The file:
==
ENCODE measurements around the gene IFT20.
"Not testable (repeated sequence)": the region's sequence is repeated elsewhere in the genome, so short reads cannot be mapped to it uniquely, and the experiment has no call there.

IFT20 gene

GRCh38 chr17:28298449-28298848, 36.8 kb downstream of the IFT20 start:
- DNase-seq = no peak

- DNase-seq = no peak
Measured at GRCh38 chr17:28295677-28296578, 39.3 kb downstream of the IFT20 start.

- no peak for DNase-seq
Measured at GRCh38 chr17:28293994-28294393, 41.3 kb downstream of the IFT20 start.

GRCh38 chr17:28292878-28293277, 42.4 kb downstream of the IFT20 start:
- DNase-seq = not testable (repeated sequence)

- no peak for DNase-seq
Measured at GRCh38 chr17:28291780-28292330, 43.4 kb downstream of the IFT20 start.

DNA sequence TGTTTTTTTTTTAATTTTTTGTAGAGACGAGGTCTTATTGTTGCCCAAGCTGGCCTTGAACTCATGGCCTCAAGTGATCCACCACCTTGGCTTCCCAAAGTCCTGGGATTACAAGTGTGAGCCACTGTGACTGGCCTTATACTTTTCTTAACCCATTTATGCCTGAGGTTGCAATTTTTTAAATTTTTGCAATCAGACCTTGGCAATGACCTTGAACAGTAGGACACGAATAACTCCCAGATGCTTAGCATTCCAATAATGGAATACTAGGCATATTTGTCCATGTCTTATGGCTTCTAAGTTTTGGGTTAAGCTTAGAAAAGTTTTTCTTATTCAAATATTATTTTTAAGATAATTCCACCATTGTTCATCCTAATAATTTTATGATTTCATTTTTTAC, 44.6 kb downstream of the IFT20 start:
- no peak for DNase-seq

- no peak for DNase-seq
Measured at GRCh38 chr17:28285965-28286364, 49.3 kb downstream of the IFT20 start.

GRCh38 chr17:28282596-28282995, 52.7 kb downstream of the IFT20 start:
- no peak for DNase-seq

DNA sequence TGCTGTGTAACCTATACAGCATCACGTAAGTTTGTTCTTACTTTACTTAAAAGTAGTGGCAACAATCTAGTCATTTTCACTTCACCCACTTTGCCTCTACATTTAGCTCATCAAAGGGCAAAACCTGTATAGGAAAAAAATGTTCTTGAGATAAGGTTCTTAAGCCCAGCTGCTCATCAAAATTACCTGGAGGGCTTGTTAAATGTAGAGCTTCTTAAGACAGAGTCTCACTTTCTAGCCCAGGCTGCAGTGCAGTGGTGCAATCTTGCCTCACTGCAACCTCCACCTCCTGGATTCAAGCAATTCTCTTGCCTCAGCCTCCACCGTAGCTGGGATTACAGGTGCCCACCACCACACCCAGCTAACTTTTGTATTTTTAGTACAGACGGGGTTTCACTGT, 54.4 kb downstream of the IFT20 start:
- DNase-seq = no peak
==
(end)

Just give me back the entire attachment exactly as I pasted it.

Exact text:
ENCODE measurements around the gene IFT20.
"Not testable (repeated sequence)": the region's sequence is repeated elsewhere in the genome, so short reads cannot be mapped to it uniquely, and the experiment has no call there.

IFT20 gene

GRCh38 chr17:28298449-28298848, 36.8 kb downstream of the IFT20 start:
- DNase-seq = no peak

- DNase-seq = no peak
Measured at GRCh38 chr17:28295677-28296578, 39.3 kb downstream of the IFT20 start.

- no peak for DNase-seq
Measured at GRCh38 chr17:28293994-28294393, 41.3 kb downstream of the IFT20 start.

GRCh38 chr17:28292878-28293277, 42.4 kb downstream of the IFT20 start:
- DNase-seq = not testable (repeated sequence)

- no peak for DNase-seq
Measured at GRCh38 chr17:28291780-28292330, 43.4 kb downstream of the IFT20 start.

DNA sequence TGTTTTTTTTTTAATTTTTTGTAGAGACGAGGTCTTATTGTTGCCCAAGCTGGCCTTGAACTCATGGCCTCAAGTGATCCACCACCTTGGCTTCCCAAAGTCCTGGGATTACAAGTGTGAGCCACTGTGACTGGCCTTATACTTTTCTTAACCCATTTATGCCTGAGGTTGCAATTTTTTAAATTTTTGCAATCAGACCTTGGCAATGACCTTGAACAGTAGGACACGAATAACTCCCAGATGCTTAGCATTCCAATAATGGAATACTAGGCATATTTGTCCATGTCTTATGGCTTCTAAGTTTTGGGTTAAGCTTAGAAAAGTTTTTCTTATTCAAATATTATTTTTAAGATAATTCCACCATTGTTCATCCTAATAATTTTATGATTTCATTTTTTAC, 44.6 kb downstream of the IFT20 start:
- no peak for DNase-seq

- no peak for DNase-seq
Measured at GRCh38 chr17:28285965-28286364, 49.3 kb downstream of the IFT20 start.

GRCh38 chr17:28282596-28282995, 52.7 kb downstream of the IFT20 start:
- no peak for DNase-seq

DNA sequence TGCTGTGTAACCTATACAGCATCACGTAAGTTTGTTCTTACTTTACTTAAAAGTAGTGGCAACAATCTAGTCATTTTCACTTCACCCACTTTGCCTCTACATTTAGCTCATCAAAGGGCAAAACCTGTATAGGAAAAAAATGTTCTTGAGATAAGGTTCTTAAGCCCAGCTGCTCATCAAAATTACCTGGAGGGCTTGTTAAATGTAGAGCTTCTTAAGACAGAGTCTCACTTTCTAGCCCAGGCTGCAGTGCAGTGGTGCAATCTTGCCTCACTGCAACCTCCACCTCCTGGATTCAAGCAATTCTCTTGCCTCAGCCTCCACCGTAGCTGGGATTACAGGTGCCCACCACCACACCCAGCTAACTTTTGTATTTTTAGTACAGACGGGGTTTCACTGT, 54.4 kb downstream of the IFT20 start:
- DNase-seq = no peak